We asked the members of BuzzFeed Community to share with us their best saving tips and hacks. Here are some of the ways you can save a buck.
"Making a grocery list and planning meals. We give ourselves a certain weekly budget for food, so we plan what we want for breakfast, lunch, supper, and snacks for the week. We make a list of groceries, and pick up only what's on the list (we are very strict on this). If there is any money left over from the weekly grocery budget, it goes directly into savings."
"Pay yourself first: Subtract your monthly bills from your monthly take-home pay--including what you plan to spend on necessities like gas and groceries. Then figure out how much you want to save each month, and whatever is left over is what you can spend on fun, extra stuff. I'm on track to save over 10k this year."
"Easiest money saver I know of that includes NO sacrifice: Put all your home appliances and chargers on surge protector/power strips and turn them OFF when not in use. This cut my power bill in half."
- SharktopusMilk / Reddit
"Try the 52-week challenge! Start saving at $1 for the first week then go up a dollar each week for the rest of the year. By the end of the year, you'll have over $1300 saved! I do this and it's really a great and easy way to save. You can also start at $52 and go down a dollar each week."
"I leave my credit card and cash at home so I won't be able to spend any money. If you have to buy something, plan ahead and only take the amount you need, in cash. This way you won't be able to splurge on things you want and only buy what you need."
"My husband bought an espresso maker a couple of years ago, a cheap one, maybe $60? It lets him steam milk. He was buying $3 coffees every weekday morning. That's $780 a year."
- slugposse / Reddit
"Bring your own tea bags to work/class, and just ask for hot water at coffee shops. That way you save around $3 every time you are craving a caffeine or energy boost."
"When I go grocery shopping I try to buy (cheap) fresh things that have a set expiration date not too far in the future. That way I know I have to eat it all by then, or I'll end up wasting food. This stops me from eating out, because I feel guilty buying extra food when I have enough at home that will go bad if I don't eat it."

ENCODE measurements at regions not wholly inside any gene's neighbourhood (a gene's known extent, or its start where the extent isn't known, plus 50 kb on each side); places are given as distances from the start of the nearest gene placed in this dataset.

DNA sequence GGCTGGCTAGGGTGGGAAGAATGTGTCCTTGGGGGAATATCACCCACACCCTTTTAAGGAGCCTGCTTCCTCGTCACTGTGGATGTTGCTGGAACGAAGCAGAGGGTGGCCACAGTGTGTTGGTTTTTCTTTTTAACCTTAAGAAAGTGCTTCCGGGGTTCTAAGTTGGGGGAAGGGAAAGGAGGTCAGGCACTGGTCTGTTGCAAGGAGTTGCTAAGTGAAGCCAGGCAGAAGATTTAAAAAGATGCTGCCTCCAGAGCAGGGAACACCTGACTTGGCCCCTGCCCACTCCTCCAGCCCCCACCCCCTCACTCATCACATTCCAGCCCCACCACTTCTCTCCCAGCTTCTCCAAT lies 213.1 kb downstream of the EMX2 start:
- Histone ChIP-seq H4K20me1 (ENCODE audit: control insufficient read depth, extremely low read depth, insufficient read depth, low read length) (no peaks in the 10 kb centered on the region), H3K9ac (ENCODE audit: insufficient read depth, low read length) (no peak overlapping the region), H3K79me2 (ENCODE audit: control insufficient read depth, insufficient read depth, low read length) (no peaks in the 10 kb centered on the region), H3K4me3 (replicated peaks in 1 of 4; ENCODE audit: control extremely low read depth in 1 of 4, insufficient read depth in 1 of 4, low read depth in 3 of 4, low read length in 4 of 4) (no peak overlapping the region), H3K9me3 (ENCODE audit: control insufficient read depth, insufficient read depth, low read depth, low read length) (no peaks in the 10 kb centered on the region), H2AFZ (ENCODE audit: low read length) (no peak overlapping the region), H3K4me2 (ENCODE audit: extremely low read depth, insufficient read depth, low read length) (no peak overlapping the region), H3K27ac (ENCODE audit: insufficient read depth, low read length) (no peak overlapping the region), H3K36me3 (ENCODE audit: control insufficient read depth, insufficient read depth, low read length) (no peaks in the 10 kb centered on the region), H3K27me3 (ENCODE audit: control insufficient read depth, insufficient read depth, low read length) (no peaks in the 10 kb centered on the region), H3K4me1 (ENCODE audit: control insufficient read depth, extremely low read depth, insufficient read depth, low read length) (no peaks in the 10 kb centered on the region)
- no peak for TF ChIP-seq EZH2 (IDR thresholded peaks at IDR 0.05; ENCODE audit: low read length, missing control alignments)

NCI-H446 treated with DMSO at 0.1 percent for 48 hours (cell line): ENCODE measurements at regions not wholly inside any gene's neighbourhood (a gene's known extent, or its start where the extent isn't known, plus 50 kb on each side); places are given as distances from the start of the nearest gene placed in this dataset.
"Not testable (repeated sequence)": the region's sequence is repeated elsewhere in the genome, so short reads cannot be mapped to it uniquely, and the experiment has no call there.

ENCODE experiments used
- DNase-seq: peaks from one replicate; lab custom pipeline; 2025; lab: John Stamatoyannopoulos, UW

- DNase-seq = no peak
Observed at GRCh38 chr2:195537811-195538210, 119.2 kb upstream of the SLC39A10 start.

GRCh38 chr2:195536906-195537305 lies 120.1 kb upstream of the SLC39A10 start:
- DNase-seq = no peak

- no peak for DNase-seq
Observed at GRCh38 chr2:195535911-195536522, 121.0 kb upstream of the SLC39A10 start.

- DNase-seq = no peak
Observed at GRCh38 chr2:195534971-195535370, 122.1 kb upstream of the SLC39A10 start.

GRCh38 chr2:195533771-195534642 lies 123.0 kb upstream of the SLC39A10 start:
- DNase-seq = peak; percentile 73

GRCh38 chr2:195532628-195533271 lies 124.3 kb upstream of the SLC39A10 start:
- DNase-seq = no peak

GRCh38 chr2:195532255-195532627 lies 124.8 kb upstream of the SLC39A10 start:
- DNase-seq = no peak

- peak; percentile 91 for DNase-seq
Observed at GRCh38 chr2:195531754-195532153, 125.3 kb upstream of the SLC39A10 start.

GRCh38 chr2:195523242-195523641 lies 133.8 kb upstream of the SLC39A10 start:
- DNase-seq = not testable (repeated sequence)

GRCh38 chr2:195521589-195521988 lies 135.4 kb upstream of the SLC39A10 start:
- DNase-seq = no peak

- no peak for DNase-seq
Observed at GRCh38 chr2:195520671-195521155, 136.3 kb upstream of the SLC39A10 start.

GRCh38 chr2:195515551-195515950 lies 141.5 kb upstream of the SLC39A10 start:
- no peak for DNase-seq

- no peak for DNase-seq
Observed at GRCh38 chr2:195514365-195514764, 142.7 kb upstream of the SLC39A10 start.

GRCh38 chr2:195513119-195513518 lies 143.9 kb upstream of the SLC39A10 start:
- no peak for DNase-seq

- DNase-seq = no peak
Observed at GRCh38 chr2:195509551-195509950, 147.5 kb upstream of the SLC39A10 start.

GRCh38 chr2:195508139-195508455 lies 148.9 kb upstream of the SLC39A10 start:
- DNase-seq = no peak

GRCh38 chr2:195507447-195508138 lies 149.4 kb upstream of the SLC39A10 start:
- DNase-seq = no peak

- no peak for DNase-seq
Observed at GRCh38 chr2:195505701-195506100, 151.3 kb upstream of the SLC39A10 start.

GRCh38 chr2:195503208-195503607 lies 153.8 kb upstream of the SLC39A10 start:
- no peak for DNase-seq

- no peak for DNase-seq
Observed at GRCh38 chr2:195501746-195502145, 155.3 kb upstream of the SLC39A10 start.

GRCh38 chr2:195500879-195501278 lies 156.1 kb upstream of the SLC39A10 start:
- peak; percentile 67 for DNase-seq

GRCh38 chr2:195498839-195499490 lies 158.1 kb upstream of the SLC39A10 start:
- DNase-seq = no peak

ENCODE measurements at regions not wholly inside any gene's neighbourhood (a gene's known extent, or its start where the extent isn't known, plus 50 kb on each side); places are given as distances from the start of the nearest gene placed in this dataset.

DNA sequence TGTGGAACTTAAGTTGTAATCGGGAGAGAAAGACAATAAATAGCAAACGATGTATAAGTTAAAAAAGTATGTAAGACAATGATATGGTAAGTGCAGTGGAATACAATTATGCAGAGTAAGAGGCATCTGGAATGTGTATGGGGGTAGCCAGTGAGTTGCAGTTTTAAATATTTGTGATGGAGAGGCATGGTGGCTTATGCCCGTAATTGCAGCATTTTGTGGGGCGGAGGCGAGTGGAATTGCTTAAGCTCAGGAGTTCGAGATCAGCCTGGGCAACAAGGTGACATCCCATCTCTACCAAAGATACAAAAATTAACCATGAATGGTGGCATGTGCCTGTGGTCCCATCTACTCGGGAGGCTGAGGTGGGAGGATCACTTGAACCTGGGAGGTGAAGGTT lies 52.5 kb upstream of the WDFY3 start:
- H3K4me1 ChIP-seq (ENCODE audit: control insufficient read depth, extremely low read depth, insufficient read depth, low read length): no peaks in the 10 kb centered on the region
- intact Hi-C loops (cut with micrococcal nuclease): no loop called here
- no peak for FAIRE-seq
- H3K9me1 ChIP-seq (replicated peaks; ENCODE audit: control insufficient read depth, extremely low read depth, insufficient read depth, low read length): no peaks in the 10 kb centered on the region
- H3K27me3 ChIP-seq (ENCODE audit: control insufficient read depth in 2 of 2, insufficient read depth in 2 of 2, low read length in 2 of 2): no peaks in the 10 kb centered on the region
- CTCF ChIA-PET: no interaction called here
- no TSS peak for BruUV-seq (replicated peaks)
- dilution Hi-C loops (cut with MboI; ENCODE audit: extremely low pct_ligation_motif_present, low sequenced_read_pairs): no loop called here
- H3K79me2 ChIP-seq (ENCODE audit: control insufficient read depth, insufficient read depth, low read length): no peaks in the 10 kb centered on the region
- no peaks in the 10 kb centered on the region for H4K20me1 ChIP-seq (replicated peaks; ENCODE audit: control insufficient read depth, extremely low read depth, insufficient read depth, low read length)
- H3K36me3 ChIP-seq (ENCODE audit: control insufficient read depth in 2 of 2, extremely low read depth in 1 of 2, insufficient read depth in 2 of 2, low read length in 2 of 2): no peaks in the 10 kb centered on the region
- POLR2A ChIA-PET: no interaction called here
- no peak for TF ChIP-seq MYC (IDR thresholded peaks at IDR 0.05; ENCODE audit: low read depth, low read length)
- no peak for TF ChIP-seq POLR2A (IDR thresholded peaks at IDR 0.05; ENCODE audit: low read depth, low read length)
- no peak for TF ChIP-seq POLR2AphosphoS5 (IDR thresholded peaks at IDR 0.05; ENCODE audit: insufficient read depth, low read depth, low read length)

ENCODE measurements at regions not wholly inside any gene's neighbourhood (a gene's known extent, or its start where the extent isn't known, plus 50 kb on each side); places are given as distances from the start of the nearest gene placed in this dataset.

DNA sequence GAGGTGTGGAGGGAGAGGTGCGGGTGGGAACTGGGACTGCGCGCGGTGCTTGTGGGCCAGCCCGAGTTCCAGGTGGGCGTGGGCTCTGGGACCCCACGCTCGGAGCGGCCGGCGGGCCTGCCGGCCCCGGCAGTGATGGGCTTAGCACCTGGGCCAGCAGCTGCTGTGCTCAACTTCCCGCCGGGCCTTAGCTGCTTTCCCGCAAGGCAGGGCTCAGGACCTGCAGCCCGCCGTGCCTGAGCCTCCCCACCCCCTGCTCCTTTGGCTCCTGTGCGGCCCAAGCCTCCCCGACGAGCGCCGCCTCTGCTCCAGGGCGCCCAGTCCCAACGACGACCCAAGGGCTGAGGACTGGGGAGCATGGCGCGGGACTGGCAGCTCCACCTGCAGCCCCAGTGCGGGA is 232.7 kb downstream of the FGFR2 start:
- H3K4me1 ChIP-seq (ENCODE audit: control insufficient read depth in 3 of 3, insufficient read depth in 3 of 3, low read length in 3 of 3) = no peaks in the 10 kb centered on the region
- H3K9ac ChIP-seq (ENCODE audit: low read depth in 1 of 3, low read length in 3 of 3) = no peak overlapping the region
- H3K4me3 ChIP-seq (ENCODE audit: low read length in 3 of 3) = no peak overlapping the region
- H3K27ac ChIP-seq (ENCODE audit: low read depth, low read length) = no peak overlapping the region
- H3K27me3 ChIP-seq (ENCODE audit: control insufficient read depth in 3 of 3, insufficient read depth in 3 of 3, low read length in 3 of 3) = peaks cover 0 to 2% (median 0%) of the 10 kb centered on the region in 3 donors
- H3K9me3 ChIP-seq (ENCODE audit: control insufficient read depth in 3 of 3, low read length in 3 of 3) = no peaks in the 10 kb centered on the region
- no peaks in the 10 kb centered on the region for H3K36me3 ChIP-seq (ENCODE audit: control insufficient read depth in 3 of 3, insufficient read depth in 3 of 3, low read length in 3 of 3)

"I pay for things in cash. I used to pay for everything with cards and it's amazing how little you think about the money you're spending when you're just swiping a piece of plastic. Having to hand over actual cash makes you feel the pain of the money you're spending and will make you think twice about the purchases you make!"
"Swap out half of your meat budget with grains, beans, and potatoes. Just as healthy, if not healthier, plus it's larger quantities and a fraction of the cost."
"Every time I spend money I always save the coins I get back in change. That way you're almost forced to save money, even though you're spending. I give the cashier $4 for a $3.05 coffee and never see the $0.95 again - it goes straight into a coin bank of some sort so I'm forced to save a little each time I spend."
"Open a savings account at a different financial institution than your checking account. External transfers take a couple of days to land in your account, so you're less likely to impulsively spend your savings on everyday purchases."
"Every paycheck I take out $100 cash and use that until it's completely gone. Using physical money rather than just swiping a card has made me think a lot more about where my cash goes. Also, every $5 bill I get I put into my savings. Seems like a lot but now that it's become a habit I don't even miss those extra bills! Both of these hacks helped me save almost $7,000 for my trip to Europe last summer."
"'No spend days' are the best for feeling like you've accomplished something daily (Not spending money other than gas or transportation tickets to get to and from work/school). I challenge myself to go as many days as possible. I check my bank account daily and it's such a good feeling to see it stay the same for more than a few days."
"Cooking large quantities and freezing portions so that I don't get takeout.
Having your tea/coffee at home, and sneaking your own food to the movies!"
"If you live alone or as a couple, you can waste a lot of money cooking for one or two. Cook in bulk and save the extra. I made a lasagna last week, my partner and I had a third of it and I froze the other two-thirds. It's a lot cheaper than separately making three smaller lasagnas. You can do the same with soups, stews, and baked goods. Roast a whole chicken one day, make chicken tacos the next day with the leftovers. Meatloaf on Tuesday, spaghetti and meatballs on Wednesday."
"At the end of the day I take any $5 bills out of my wallet and stick them in a container that I keep in the freezer (no one but me goes in there). Plus I cook. The amount of money you can save by cooking from scratch is AMAZING! Learn to cook rice, bake bread, a big pot of chili/stew (then parcel and freeze), etc. And get a freezer, even a little one can let you shop meat sales or freeze leftovers for later."
"After I pay the bills and put money into savings I add the leftover into a sub account. I divide what's left by how many days until we get paid again, and that is our daily budget. You can buy whatever you want each day, but know that you have that limited budget seems to help"
- Danni Davies, Facebook
"I pull out my weekly earnings in $20 notes. Every single transaction I use a $20 note. If I buy $50 worth of goods I use three $20 notes. If I buy something worth $2, I use a $20 note. I don't use anything else but $20 notes. All the money I have left over goes into my savings account. Honestly, it's like Christmas every three months."
- KIRBYTIME / Reddit
Note: Submissions have been edited for length and/or clarity. Not all submissions are from BuzzFeed Community.